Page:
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Florida's real estate theft investigation backlog continues to grow

Back in February, the number of unresolved investigations of rogue real estate agents in Florida reached 600, with cases lingering for months and years.

Eight months later, the backlog has more than tripled.

State regulators vow to clean things up. But in the meantime, unscrupulous real estate agents still have access to homes, still handle thousands of dollars, still have little reason to fear officialdom will make them pay for their misdeeds — and can still harm unsuspecting victims.

"It is really a horrendous situation," said Florida Real Estate Commissioner Darla Furst of Sarasota. "I don't think I've seen it this bad in the 35 years I've been a broker."

As the St. Petersburg Times reported in February, the backlog of cases meant that each took an average of 18 months from start to finish.

Investigators send the cases, now totaling 2,100, to lawyers with the Florida Department of Business and Professional Regulation, or DBPR. They, in turn, decide which ones go before the Florida Real Estate Commission for discipline, get forwarded to state attorneys for criminal charges, or get dismissed.

The backlog extends beyond investigations of licensed agents. Complaints against people who conduct real estate transactions without licenses have jumped from 531 cases to 1,452 in the past two years.

The DBPR oversees the Division of Real Estate, which regulates the licenses of more than 300,000 real estate professionals, in effect, endorsing the integrity and credentials of those who handle billions of dollars of property transactions every year in Florida.

"This needs to be fixed," said Realtor Connie Langhorst of Wave Realty of Tampa Bay. "The bad (agents) are making a bad name of all of us. It's depressing to those of us who work hard and do a good job."

Juana Watkins, who took over the Division of Real Estate in March after serving as assistant director since April 2008, won't discuss the case backlog.

"I have to follow the directive of the communications department," she said. "If they give me the okay, I'll talk. … I do a lot of public speaking engagements."

Layne Smith, DBPR general counsel, attributes the backlog to:

• Personnel shortage. Earlier this year, his department had just four of its usual nine lawyers handling real estate cases.

• Paperwork. Until recently, files had to be shipped across Florida for officials and commissioners to review the files.

• Location. The DBPR is headquartered in Tallahassee, but its real estate lawyers work from the Orlando office.

Smith said the agency has begun filling the vacant attorney positions and hired three contract lawyers to help. Most of the lawyers have relocated from Orlando to Tallahassee, which should help improve communication, and the office is converting paper files to digital files to eliminate the lost time in mailing material across Florida.

"We are going to kick the bottom out of this thing," Smith said.

Smith hopes to have the backlog gone within a year and understands critics who want more investigators hired. The agency cannot hire because the Legislature has emptied $7.6 million from a Division of Real Estate trust fund since 2008 to help with state budget shortfalls. Real estate license fees and fines go into the trust fund, not tax dollars. Smith said he will monitor the situation and will ask the Legislature for permission to hire if the problems persist.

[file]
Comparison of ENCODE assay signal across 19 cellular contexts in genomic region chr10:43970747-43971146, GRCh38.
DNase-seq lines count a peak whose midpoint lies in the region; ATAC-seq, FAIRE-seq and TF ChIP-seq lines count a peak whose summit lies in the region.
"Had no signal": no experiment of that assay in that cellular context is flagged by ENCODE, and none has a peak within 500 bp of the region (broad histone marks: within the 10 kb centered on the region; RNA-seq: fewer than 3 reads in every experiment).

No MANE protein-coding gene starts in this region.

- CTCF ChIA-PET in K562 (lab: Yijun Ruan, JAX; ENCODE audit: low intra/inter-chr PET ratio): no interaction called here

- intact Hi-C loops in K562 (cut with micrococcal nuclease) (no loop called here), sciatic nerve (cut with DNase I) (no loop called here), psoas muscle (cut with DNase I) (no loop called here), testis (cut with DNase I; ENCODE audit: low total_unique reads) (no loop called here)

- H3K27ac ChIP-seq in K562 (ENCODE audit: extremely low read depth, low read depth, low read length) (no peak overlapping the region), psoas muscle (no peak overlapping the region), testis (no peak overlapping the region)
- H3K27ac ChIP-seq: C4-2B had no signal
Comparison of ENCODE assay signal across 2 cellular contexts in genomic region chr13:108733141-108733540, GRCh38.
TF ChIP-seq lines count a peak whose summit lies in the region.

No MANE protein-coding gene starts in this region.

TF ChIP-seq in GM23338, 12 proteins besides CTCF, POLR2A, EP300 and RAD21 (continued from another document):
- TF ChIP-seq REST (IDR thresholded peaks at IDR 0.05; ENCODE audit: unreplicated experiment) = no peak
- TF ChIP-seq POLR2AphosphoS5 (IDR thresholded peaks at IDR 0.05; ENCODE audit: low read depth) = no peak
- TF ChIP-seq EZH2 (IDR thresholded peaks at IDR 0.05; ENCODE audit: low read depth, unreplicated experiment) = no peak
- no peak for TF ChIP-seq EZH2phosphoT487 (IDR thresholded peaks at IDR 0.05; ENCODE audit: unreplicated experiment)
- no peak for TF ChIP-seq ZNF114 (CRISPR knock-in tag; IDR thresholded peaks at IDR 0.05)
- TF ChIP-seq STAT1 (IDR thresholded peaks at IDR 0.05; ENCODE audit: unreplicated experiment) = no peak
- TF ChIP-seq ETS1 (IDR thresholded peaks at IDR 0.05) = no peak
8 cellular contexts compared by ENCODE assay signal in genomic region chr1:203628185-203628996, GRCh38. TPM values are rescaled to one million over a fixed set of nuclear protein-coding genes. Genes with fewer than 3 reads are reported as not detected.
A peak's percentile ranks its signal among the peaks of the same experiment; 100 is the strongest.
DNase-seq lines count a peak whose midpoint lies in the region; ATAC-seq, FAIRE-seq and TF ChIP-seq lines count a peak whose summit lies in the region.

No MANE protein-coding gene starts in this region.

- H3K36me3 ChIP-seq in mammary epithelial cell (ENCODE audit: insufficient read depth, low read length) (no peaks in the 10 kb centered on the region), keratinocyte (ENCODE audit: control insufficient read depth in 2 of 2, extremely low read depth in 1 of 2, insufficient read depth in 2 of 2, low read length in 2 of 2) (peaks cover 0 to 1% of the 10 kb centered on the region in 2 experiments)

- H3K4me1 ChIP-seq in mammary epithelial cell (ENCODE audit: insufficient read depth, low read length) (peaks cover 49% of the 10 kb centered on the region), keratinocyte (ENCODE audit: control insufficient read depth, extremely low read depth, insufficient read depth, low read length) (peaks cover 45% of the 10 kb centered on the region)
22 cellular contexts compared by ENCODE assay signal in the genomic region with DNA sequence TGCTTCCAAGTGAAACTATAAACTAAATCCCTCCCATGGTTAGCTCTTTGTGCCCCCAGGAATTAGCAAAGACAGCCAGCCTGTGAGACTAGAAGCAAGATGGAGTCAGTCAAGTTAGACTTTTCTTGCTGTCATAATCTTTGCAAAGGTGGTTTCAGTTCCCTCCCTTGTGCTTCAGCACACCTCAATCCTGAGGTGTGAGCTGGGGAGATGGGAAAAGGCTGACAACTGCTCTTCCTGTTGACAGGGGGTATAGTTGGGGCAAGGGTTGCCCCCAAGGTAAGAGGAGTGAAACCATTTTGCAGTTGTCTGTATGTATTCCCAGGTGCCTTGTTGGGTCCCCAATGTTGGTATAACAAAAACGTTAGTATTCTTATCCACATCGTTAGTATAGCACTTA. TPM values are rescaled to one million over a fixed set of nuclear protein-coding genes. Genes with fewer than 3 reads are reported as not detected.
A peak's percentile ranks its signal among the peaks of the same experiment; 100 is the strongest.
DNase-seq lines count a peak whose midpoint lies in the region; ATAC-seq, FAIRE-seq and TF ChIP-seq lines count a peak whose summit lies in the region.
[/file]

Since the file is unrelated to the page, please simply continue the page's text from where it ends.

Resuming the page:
The Times reported in February that shoddy real estate professionals who defraud clients or otherwise break the laws rarely get prosecuted or criminally charged. Of the 1,595 cases sent to state attorney's offices in 2009 and 2010, the Times found that:

• Cases involved a few hundred dollars to tens of thousands, and the average investigation took more than 18 months. The time lapse allowed more than 100 real estate professionals to commit additional misdeeds while the initial complaint was still being investigated.

• Of the 33 most egregious cases — ones in which the real estate board eventually revoked or suspended the license — only three were charged with a crime.

The Times reported this month that the state used its emergency powers to suspend the licenses of five brokers who recently stole nearly $1.1 million from clients. In the previous three years, it had used the emergency suspension order only six times. Regulators are also finding more brokers pilfering escrow accounts. The thefts have forced investigators to perform random audits, a practice it stopped a decade ago.

Thomas DeBella of Southland Real Estate in St. Petersburg attended a recent Real Estate Commission meeting in Orlando with other Pinellas County agents. The 32-year real estate practitioner wishes regulators had more power to police the industry besides revoking licenses and imposing fines.

"It's like the Wild West out here," DeBella said. "There's a lot of money changing hands. There are unscrupulous people out there."

Mark Puente can be reached at mpuente@sptimes.com or (727) 893-8459. Follow him on Twitter at twitter.com/markpuente.

Florida's real estate theft investigation backlog continues to grow 10/29/11 [Last modified: Friday, October 28, 2011 6:46pm]
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